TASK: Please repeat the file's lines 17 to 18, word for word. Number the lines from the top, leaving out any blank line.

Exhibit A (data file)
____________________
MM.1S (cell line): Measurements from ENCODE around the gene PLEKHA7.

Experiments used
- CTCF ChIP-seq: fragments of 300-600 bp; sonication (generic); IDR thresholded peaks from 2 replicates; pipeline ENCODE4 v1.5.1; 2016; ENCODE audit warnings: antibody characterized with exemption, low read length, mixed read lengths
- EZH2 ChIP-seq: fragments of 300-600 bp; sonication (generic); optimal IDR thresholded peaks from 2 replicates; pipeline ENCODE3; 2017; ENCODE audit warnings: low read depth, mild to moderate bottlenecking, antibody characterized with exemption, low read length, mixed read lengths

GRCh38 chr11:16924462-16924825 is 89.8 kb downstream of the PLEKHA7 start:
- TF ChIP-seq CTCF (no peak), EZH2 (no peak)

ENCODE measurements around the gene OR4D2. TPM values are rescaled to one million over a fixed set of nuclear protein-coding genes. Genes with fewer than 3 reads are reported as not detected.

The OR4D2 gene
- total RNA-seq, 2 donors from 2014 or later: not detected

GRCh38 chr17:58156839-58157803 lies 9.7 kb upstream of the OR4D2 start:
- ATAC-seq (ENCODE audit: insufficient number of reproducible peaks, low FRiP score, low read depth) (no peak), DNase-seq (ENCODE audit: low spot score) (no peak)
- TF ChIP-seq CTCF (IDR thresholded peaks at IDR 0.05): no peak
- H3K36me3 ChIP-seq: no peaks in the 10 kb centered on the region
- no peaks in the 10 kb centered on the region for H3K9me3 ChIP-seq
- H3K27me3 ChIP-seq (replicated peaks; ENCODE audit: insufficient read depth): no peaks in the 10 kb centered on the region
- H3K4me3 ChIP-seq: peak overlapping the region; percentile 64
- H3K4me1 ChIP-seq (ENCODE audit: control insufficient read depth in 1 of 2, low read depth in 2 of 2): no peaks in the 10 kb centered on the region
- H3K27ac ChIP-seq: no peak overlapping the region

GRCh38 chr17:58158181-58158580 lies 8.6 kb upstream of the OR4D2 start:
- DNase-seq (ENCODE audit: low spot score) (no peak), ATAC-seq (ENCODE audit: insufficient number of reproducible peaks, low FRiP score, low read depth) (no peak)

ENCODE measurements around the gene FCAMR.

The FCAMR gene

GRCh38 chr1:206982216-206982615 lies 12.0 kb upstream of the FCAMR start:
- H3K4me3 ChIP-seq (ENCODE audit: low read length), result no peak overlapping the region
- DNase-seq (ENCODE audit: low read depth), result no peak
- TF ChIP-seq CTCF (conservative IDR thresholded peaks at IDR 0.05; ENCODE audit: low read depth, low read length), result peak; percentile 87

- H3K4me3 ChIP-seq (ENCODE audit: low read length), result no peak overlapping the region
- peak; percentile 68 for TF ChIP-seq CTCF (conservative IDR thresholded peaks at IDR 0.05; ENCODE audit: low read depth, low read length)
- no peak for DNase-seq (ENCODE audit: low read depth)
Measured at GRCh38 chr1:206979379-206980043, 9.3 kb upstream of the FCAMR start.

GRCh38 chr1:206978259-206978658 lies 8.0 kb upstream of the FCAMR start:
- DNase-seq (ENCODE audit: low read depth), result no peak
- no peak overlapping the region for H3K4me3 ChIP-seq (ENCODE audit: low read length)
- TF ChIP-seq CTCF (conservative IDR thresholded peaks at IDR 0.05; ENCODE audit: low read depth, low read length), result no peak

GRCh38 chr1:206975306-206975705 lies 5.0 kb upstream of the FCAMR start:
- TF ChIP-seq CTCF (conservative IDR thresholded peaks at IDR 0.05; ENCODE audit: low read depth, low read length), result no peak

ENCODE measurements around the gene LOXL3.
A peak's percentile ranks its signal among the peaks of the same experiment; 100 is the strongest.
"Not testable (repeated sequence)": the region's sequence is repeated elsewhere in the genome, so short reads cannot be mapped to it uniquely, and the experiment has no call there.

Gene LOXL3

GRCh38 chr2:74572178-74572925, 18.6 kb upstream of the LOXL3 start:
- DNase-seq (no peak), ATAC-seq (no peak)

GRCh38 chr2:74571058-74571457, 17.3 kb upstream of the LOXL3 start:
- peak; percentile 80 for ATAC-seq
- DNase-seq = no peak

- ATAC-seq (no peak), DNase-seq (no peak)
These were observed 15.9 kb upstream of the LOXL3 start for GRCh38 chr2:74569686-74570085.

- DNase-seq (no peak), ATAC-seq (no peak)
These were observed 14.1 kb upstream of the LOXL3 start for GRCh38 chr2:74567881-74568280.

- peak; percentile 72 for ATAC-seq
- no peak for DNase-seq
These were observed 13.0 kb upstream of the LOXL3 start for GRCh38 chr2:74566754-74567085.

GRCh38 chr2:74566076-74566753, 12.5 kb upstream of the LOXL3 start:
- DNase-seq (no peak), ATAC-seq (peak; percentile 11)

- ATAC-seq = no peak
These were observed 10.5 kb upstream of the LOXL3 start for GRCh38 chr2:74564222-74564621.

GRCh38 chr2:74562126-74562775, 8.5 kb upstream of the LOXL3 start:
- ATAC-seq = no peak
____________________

- H3K4me1 ChIP-seq (ENCODE audit: control insufficient read depth in 1 of 2, low read depth in 2 of 2): no peaks in the 10 kb centered on the region
- H3K27ac ChIP-seq: no peak overlapping the region